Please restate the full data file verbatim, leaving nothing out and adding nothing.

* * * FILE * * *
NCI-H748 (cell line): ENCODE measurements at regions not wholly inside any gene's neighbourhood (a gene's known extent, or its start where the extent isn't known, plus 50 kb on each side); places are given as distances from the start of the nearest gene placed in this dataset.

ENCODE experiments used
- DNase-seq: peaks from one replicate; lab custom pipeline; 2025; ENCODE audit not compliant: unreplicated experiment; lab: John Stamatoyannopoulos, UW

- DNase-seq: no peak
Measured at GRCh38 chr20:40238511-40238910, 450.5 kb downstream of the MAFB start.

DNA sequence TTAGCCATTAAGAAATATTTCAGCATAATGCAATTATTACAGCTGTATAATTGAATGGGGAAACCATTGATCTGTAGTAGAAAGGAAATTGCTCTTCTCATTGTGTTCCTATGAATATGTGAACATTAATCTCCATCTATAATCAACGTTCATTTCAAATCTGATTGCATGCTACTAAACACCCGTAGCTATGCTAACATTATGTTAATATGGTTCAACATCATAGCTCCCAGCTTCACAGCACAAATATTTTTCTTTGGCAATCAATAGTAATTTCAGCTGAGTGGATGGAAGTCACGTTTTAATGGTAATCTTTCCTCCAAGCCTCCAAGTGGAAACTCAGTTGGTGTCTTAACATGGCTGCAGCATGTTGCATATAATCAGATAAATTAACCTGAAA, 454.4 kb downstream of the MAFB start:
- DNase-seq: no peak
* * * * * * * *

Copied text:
NCI-H748 (cell line): ENCODE measurements at regions not wholly inside any gene's neighbourhood (a gene's known extent, or its start where the extent isn't known, plus 50 kb on each side); places are given as distances from the start of the nearest gene placed in this dataset.

ENCODE experiments used
- DNase-seq: peaks from one replicate; lab custom pipeline; 2025; ENCODE audit not compliant: unreplicated experiment; lab: John Stamatoyannopoulos, UW

- DNase-seq: no peak
Measured at GRCh38 chr20:40238511-40238910, 450.5 kb downstream of the MAFB start.

DNA sequence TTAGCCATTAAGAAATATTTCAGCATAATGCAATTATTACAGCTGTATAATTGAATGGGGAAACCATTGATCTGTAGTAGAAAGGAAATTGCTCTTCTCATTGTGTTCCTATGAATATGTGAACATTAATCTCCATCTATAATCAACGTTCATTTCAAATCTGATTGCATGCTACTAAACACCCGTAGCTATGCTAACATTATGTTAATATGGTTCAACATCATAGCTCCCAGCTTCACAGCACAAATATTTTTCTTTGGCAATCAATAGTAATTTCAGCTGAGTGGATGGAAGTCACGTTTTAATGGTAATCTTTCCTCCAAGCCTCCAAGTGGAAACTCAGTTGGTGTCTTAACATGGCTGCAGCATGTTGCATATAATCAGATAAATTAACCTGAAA, 454.4 kb downstream of the MAFB start:
- DNase-seq: no peak